Biosimilars, Originators Have Near Identical Stop Rates in Natural Experiment

Ted Bosworth

February 14, 2023

Real-world, population-based data suggest that the discontinuation rates for biosimilars prescribed to treat inflammatory rheumatic diseases are similar to those for their corresponding originator biologics, according to a study of patients in British Columbia who were required to switch to biosimilars.

"The decision to mandate use of biosimilars provided an ideal context for a natural experiment," Diane Lacaille, MD, chair in arthritis research at the University of British Columbia, Vancouver, explained in her presentation of the study at the annual meeting of the Canadian Rheumatology Association.

On the basis of the real-world data, which was collected before and after a province-wide requirement to use biosimilars in place of originator biologics, there was no major difference in discontinuation rates, an outcome that Dr. Lacaille characterized as "a surrogate for both efficacy and safety."

In the 2019 rheumatoid arthritis treatment guidelines from the European Alliance of Associations for Rheumatology, biosimilars are advocated for addressing the high cost of biologics based on evidence of efficacy and safety comparable with originator biologics. According to one of the coauthors of those guidelines, Tom W. J. Huizinga, MD, PhD, head of rheumatology at Leiden (Netherlands) University Medical Center, there is reasonable confidence in biosimilars as an adequate substitute for originator drugs, but real-world data are welcome.

"Real-world data provide different information than controlled trials and long-term data as well, so these [Canadian findings] are useful to support the data from [randomized controlled trials]," Dr. Huizinga said in an interview. He was not involved in the Canadian study.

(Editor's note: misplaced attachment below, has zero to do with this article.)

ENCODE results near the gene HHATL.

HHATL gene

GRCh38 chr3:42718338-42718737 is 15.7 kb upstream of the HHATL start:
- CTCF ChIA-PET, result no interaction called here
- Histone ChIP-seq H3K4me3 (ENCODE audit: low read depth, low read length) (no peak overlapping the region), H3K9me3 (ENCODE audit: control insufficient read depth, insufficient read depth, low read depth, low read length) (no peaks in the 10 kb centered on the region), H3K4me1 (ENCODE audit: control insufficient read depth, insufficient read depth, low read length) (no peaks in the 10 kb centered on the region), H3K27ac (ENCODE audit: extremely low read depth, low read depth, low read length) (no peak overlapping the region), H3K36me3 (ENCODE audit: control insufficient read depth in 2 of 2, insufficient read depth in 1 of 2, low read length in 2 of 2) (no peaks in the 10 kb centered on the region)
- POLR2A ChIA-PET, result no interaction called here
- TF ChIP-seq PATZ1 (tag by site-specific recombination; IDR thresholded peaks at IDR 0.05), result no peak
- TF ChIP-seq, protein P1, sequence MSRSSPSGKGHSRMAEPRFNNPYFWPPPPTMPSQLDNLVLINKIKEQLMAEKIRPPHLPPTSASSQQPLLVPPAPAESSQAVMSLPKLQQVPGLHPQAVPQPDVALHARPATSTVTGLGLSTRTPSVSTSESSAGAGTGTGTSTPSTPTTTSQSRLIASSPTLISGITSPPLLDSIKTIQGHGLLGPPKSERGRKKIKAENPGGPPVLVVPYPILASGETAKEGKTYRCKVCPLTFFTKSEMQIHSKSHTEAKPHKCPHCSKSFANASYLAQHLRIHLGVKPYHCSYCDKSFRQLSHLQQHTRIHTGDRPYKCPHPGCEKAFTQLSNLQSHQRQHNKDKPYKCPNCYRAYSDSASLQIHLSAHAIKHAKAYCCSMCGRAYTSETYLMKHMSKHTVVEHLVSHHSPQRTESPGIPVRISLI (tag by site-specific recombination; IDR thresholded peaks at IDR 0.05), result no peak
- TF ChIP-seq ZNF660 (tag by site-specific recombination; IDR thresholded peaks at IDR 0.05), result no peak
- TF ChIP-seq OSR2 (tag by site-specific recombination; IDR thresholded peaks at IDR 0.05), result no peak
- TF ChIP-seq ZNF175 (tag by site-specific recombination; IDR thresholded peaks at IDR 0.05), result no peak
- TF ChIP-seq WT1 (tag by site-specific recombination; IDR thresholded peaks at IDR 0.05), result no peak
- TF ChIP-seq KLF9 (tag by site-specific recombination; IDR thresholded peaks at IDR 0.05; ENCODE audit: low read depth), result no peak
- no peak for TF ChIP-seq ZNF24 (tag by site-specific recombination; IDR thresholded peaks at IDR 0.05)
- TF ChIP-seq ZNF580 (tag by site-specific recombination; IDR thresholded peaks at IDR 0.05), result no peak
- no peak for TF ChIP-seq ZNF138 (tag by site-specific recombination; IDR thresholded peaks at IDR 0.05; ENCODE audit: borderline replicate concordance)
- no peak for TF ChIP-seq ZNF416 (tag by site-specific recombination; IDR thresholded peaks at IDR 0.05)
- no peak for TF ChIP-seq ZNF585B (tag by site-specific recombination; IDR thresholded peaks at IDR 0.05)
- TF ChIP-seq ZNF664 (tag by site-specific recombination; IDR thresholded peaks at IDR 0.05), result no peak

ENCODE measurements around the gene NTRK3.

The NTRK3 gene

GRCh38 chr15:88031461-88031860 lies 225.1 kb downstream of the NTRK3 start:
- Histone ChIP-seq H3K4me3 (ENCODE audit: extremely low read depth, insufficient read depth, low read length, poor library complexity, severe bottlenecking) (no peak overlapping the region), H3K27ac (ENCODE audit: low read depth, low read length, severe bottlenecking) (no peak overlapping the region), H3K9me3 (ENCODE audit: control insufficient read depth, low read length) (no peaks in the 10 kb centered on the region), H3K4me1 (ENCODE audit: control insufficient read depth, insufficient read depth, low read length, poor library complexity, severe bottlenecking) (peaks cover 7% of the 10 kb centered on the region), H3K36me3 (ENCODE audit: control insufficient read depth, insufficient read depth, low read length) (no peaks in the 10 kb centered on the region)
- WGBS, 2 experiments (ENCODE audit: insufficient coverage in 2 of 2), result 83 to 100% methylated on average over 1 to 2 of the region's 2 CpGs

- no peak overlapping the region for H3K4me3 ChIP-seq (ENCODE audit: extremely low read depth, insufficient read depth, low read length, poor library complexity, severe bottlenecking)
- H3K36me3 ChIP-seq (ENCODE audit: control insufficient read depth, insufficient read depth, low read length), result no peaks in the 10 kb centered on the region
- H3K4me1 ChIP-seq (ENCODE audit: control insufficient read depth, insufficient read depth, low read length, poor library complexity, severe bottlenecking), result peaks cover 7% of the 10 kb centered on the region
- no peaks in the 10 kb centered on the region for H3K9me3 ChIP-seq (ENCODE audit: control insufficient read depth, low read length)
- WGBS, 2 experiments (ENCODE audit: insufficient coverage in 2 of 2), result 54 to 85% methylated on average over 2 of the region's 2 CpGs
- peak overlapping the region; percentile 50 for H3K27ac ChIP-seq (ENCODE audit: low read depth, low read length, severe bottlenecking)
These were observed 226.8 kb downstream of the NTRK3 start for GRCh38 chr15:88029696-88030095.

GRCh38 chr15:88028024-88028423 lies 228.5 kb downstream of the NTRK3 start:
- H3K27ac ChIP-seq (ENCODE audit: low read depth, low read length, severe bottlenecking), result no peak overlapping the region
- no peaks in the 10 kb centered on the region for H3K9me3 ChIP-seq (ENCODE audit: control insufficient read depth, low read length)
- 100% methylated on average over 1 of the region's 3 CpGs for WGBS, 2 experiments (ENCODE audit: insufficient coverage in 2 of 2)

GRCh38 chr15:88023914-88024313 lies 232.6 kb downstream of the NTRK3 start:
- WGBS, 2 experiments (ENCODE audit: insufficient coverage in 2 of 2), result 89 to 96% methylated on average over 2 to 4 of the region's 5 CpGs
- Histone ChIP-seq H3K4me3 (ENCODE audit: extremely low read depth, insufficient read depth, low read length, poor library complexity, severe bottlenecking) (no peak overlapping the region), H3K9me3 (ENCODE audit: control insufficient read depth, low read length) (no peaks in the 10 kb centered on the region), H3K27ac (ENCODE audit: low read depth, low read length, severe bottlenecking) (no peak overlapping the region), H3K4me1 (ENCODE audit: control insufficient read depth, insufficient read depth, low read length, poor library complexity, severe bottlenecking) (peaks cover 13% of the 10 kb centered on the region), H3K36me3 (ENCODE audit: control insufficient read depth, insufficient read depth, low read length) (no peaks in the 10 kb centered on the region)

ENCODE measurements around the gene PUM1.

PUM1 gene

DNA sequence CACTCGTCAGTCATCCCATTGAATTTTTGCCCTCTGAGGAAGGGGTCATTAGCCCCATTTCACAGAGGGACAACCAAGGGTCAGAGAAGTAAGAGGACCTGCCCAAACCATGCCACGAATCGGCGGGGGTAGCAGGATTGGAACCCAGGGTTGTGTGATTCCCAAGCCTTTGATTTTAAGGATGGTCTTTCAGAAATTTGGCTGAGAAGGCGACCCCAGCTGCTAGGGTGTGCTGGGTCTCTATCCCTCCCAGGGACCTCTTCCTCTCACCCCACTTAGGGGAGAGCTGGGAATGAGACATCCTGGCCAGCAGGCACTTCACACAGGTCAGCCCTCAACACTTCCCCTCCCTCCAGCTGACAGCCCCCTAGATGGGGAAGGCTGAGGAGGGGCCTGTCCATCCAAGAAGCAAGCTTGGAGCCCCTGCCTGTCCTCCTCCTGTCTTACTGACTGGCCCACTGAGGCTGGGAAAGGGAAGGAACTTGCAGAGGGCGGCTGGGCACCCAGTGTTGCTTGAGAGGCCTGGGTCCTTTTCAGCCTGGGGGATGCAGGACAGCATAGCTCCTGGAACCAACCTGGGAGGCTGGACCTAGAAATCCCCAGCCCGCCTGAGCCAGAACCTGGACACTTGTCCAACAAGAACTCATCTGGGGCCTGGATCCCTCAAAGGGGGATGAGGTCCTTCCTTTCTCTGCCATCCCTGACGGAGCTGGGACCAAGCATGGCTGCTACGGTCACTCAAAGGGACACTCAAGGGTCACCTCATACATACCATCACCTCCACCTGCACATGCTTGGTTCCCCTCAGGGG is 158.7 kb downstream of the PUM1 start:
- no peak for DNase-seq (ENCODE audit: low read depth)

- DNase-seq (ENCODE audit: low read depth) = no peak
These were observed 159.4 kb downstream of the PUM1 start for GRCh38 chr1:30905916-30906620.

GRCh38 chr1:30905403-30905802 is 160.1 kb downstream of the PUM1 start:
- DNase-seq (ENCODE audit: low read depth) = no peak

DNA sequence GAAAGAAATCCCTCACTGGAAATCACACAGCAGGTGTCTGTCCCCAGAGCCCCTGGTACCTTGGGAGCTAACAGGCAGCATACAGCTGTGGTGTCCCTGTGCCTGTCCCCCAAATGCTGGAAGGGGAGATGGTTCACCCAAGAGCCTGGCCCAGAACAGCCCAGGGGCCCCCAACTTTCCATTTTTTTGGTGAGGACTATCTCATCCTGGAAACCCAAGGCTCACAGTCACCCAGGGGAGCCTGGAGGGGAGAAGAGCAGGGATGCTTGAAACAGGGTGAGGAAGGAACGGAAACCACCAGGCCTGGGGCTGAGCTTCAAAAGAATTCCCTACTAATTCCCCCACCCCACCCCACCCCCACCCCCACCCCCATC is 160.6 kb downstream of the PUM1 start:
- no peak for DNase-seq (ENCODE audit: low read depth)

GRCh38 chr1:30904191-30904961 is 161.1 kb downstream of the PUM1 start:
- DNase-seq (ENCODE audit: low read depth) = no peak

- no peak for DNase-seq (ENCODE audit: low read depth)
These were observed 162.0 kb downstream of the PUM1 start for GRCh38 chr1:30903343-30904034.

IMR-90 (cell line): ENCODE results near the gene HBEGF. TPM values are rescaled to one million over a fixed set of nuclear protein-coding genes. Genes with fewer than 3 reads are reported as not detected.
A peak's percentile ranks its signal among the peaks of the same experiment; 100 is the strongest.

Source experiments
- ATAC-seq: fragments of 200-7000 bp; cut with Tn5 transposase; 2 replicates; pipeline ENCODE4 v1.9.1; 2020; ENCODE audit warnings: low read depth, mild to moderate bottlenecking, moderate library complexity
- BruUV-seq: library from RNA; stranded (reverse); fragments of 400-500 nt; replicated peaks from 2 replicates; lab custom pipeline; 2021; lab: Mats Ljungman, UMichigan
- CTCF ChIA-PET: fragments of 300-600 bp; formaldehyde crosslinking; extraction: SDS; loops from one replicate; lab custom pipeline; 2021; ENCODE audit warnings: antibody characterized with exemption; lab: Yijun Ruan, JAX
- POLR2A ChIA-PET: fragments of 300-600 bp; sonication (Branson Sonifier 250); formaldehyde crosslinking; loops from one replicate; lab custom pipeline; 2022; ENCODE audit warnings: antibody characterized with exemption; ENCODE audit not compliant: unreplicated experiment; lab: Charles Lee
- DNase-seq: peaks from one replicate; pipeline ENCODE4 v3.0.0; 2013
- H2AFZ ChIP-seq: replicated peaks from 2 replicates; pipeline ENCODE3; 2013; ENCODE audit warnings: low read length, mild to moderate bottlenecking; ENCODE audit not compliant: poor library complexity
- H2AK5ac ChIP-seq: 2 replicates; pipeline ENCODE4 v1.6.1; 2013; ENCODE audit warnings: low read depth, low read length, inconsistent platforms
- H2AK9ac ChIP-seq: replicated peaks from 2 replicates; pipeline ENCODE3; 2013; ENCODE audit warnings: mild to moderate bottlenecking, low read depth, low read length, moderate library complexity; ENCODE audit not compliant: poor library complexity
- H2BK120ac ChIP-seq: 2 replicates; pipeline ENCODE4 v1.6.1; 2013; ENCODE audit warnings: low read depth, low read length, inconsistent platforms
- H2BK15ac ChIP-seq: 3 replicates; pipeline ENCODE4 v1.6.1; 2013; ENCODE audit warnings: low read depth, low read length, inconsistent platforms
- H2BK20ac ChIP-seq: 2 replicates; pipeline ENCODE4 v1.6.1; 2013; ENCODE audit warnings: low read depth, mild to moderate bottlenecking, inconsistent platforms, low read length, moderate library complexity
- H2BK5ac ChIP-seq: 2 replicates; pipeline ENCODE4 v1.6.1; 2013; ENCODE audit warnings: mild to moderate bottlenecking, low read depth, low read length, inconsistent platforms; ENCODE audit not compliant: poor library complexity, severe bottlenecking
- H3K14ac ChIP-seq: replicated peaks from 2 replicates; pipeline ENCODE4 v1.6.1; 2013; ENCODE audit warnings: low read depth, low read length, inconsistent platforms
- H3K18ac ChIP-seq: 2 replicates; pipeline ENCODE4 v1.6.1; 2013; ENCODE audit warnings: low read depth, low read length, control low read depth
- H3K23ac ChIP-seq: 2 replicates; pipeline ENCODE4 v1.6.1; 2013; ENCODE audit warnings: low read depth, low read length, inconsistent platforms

Survivorship evaluated after switch to biosimilars

In British Columbia, biosimilars were mandated province-wide for new prescriptions of infliximab and etanercept in June 2017. In 2019, the mandate was extended to patients already taking originator infliximab (Remicade) and originator etanercept (Enbrel). Since that time, the mandate for biosimilars has also been applied to adalimumab (Humira). For the comparison of infliximab and etanercept originators with their biosimilars, Dr. Lacaille and associates compared survivorship for the 3 years after the policy change, when patients were on biosimilars, with the 3 years prior to the change, when patients were on the originators. They compared survivorship with originator adalimumab with its biosimilars for prior to and after the switch.

"People were followed from anti-TNF [tumor necrosis factor] initiation until discontinuation for any reason," reported Dr. Lacaille, who said data were censored for death and moving out of the province. In British Columbia, where there is universal health care, all dispensed medications can be tracked. The definition of anti-TNF discontinuation in this study was no prescription renewal for at least 6 months.